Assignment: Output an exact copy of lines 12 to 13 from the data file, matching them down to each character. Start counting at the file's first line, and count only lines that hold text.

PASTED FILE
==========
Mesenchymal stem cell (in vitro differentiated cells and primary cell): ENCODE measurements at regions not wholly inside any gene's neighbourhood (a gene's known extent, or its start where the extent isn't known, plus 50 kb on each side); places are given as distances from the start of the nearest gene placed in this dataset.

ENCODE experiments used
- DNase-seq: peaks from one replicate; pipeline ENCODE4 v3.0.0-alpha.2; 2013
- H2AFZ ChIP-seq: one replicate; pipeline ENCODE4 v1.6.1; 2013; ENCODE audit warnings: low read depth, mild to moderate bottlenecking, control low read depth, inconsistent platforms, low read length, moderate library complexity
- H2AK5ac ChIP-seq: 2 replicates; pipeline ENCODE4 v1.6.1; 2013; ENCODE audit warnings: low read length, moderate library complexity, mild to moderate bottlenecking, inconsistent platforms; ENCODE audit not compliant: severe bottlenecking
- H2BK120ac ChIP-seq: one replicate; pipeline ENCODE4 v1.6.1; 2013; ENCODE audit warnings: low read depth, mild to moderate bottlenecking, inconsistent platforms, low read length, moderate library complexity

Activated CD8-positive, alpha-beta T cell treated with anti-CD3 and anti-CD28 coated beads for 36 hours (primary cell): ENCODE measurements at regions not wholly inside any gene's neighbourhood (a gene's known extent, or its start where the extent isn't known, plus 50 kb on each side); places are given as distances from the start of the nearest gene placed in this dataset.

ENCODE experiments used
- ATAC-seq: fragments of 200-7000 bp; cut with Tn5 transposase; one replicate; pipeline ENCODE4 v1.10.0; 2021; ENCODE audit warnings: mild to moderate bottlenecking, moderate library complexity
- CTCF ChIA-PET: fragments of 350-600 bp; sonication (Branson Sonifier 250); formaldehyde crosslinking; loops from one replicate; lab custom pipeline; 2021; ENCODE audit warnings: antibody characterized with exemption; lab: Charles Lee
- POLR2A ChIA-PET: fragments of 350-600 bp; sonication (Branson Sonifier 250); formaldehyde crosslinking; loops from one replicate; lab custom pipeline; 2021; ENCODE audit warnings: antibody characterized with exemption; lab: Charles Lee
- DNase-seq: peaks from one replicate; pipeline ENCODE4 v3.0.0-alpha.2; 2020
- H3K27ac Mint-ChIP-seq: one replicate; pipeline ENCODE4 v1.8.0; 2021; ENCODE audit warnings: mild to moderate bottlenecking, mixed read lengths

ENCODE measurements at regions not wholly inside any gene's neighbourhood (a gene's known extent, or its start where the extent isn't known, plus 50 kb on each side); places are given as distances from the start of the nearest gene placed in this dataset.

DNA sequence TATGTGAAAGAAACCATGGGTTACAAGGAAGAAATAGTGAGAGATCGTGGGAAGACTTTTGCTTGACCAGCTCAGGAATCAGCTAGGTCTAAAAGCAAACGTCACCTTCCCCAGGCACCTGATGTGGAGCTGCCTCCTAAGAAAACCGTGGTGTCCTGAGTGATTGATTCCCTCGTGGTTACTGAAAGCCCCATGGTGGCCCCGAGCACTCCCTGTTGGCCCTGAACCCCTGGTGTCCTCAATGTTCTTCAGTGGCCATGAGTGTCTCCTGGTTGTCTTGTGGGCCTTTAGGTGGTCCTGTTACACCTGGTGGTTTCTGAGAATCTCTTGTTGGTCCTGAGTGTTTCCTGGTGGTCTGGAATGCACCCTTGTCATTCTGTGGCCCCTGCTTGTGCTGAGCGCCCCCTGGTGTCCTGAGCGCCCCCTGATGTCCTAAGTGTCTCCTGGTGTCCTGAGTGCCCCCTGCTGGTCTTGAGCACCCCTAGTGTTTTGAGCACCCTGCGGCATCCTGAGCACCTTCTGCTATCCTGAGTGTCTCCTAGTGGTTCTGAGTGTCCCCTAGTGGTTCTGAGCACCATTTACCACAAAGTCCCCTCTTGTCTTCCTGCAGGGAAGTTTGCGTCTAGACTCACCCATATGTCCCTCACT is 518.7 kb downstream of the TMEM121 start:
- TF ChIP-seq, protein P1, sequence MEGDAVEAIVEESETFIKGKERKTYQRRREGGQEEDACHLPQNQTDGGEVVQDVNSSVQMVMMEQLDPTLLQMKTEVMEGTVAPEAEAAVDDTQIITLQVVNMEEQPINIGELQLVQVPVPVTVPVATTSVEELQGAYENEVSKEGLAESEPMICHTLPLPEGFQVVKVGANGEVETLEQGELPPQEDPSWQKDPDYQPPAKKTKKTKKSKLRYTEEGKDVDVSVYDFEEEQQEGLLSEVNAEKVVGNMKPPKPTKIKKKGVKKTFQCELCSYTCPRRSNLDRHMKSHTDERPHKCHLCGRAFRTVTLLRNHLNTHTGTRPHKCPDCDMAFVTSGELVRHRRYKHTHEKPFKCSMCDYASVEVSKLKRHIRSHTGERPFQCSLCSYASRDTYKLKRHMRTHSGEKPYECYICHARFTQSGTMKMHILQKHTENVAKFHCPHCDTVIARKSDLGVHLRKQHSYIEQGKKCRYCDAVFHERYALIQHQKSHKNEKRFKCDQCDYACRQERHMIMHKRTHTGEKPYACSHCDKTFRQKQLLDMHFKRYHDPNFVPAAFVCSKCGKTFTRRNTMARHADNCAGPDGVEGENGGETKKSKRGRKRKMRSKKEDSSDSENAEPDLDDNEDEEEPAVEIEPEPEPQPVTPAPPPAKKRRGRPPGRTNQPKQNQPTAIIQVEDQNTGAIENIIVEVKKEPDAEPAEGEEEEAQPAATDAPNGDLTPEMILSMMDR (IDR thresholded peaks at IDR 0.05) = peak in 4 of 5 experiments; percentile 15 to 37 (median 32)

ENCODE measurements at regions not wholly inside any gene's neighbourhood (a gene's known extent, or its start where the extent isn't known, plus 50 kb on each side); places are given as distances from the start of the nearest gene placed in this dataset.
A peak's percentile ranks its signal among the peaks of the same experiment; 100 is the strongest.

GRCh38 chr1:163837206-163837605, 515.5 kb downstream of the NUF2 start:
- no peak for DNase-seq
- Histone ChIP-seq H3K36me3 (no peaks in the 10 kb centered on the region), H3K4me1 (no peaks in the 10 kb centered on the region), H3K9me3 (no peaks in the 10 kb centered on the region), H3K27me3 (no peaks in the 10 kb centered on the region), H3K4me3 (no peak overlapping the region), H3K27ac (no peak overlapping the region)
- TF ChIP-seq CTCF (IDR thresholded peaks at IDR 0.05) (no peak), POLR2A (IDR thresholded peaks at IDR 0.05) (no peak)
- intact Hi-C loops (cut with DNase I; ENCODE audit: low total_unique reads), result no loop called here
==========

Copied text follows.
- DNase-seq: peaks from one replicate; pipeline ENCODE4 v3.0.0-alpha.2; 2020
- H3K27ac Mint-ChIP-seq: one replicate; pipeline ENCODE4 v1.8.0; 2021; ENCODE audit warnings: mild to moderate bottlenecking, mixed read lengths